https://phescreening.blog.gov.uk/2017/01/31/deciding-how-best-to-roll-out-hpv-testing-as-the-primary-cervical-screening-test/

Deciding how best to roll out HPV testing as the primary cervical screening test

Evidence shows that human papillomavirus (HPV) testing is a better way of identifying women at risk of cervical cancer than the cytology (smear) test that examines cells under a microscope.

Last year, after reviewing the evidence, the UK NSC recommended that the HPV test should replace cytology as the first stage in cervical screening.

This will be a major change for the NHS Cervical Screening Programme (NHSCSP). An HPV primary screening implementation group of PHE Screening and NHS England experts is developing plans for how to roll out HPV primary screening nationally in England.

On 10 January 2017 the implementation group hosted an options appraisal meeting to consider the possible models for implementing HPV primary screening across England.

The Royal College of Pathologists, the British Association for Cytopathology and the Institute of Biomedical Science supported and informed this group. Dr Karin Denton, Regional Head of the Screening Quality Assurance Service, led the options appraisal meeting and it was facilitated by Costello Consulting. Many thanks to everyone for their time and support with this piece of work.

The options appraisal considered 10 important objectives for each model (see diagram below).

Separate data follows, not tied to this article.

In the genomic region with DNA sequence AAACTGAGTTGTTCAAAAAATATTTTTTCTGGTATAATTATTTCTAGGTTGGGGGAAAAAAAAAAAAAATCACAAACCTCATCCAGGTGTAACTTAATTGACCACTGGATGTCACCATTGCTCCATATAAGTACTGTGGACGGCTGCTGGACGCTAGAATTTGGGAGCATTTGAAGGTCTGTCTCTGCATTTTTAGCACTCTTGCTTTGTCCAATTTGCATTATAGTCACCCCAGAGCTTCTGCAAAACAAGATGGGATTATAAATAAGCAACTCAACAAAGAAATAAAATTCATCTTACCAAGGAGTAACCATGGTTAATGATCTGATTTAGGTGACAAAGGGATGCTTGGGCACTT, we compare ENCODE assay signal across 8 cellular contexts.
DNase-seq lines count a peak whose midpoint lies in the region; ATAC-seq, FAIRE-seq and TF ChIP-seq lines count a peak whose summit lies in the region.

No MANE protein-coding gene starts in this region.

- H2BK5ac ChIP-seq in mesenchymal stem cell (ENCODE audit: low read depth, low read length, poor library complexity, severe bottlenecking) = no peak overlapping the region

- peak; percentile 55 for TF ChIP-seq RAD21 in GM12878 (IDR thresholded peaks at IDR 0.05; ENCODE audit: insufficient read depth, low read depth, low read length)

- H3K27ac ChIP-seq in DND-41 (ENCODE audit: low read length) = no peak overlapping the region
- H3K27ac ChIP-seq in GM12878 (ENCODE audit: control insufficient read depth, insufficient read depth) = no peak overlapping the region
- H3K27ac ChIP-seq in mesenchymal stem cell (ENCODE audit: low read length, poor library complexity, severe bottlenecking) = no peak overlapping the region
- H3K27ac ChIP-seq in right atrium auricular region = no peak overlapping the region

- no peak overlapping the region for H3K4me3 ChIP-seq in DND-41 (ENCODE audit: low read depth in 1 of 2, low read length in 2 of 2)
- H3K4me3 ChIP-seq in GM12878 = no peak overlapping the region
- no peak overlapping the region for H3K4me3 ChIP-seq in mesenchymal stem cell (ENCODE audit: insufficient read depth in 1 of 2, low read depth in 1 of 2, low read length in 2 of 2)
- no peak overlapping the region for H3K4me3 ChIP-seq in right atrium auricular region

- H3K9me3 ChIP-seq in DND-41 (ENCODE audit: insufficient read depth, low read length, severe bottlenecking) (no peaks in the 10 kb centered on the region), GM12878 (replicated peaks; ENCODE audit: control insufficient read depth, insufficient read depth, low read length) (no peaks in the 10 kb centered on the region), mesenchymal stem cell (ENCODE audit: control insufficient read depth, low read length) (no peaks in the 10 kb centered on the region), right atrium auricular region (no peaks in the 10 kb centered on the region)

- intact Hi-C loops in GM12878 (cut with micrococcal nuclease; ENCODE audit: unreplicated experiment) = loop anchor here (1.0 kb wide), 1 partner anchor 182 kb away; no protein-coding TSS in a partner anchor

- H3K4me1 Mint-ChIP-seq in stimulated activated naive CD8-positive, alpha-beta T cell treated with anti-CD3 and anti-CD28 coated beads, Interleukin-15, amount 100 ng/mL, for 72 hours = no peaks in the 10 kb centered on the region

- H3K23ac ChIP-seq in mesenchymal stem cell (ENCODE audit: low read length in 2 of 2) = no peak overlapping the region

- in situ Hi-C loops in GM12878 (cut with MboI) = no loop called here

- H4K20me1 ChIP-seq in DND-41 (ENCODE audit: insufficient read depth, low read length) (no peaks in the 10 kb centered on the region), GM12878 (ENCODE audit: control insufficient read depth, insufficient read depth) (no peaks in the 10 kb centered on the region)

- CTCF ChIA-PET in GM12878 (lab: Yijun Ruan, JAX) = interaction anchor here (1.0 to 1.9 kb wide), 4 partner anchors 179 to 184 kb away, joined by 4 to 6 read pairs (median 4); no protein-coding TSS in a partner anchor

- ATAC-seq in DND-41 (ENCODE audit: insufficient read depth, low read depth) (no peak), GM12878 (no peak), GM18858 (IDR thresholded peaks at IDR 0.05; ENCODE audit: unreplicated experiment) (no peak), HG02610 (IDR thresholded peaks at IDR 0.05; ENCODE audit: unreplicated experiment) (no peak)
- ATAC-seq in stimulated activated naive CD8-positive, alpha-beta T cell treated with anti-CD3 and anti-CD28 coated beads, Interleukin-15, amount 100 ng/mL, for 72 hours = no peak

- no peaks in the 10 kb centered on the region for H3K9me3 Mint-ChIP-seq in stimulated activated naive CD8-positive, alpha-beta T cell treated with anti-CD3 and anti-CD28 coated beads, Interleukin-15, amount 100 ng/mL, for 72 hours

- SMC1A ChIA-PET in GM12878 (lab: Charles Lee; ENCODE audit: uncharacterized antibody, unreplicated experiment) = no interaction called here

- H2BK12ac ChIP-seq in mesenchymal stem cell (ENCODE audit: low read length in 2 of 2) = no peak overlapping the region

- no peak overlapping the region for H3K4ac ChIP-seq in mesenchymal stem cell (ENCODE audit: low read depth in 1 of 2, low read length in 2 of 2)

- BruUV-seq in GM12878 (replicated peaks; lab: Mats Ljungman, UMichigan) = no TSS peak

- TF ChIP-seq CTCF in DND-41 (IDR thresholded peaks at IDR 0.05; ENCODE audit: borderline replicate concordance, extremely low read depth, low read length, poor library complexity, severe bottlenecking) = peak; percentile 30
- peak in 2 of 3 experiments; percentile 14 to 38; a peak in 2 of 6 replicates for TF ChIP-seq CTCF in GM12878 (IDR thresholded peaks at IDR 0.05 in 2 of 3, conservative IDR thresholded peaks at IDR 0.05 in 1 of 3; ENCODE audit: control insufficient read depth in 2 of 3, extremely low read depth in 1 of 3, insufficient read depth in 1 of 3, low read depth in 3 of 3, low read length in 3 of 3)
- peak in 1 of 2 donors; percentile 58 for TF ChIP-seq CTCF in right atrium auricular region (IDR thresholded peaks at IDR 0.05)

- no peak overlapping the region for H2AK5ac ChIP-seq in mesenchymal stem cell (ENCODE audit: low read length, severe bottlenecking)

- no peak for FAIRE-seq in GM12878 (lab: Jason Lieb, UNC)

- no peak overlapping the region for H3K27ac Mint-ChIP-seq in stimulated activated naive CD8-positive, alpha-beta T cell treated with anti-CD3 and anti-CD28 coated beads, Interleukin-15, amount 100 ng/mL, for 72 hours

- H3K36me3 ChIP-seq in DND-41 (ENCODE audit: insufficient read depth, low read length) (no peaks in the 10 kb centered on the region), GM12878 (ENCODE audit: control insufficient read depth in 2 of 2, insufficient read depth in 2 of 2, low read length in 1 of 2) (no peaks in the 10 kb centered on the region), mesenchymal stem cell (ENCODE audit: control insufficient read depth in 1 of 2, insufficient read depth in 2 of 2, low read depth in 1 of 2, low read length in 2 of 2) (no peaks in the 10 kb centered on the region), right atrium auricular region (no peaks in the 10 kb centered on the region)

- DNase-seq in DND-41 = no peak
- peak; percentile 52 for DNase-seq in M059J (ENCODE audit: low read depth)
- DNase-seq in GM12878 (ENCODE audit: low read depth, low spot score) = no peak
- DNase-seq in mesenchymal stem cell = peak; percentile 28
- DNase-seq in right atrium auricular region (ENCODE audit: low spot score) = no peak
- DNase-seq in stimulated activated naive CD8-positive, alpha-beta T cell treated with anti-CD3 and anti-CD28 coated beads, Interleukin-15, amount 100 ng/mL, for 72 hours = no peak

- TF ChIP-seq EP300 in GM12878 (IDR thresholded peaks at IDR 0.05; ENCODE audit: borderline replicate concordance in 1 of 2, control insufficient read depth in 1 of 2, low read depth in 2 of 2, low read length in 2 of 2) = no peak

Diagram showing 10 objectives considered and weighted by options appraisal

The options appraisal group previously met before Christmas to discuss and agree the relative importance of each of these 10 areas with stakeholders and agree how they should be weighted. The results of this discussion can be seen in the table below.

Quality and safety was weighted most important, reflecting the aim of screening to prevent as many cervical cancers as possible and maintain the highest standards.

Staffing capacity and maintaining a resilient service were also weighted highly along with effective IT connectivity and cost of safe delivery.

Objective Weight
Quality 18
Staffing feasibility 15
Effective IT connectivity 15
Cost of safe delivery 15
Linkage to local services 10
Delivery during transition 6
Adequate clinical support 6
Service sustainability 6
Specimen transport feasibility 5
Commissioning feasibility 4
Total 100

The options appraisal group considered 6 options in total.

  1. Many providers delivering HPV testing and cytology testing (aligns with current cervical screening model).

Diagram showing option 1

  1. Centralisation of HPV testing with cytology testing from existing providers.
    Diagram showing option 2
  2. Centralisation of cytology testing with HPV testing by many, mainly local, providers.
    Diagram showing option 3